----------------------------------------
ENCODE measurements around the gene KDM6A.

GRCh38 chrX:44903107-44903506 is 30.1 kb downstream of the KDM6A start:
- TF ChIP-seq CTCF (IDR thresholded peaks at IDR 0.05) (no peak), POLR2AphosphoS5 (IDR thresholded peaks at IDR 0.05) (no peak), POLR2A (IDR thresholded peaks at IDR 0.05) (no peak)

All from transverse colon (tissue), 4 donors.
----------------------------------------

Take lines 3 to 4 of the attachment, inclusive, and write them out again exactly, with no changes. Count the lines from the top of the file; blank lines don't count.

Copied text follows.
- TF ChIP-seq CTCF (IDR thresholded peaks at IDR 0.05) (no peak), POLR2AphosphoS5 (IDR thresholded peaks at IDR 0.05) (no peak), POLR2A (IDR thresholded peaks at IDR 0.05) (no peak)

All from transverse colon (tissue), 4 donors.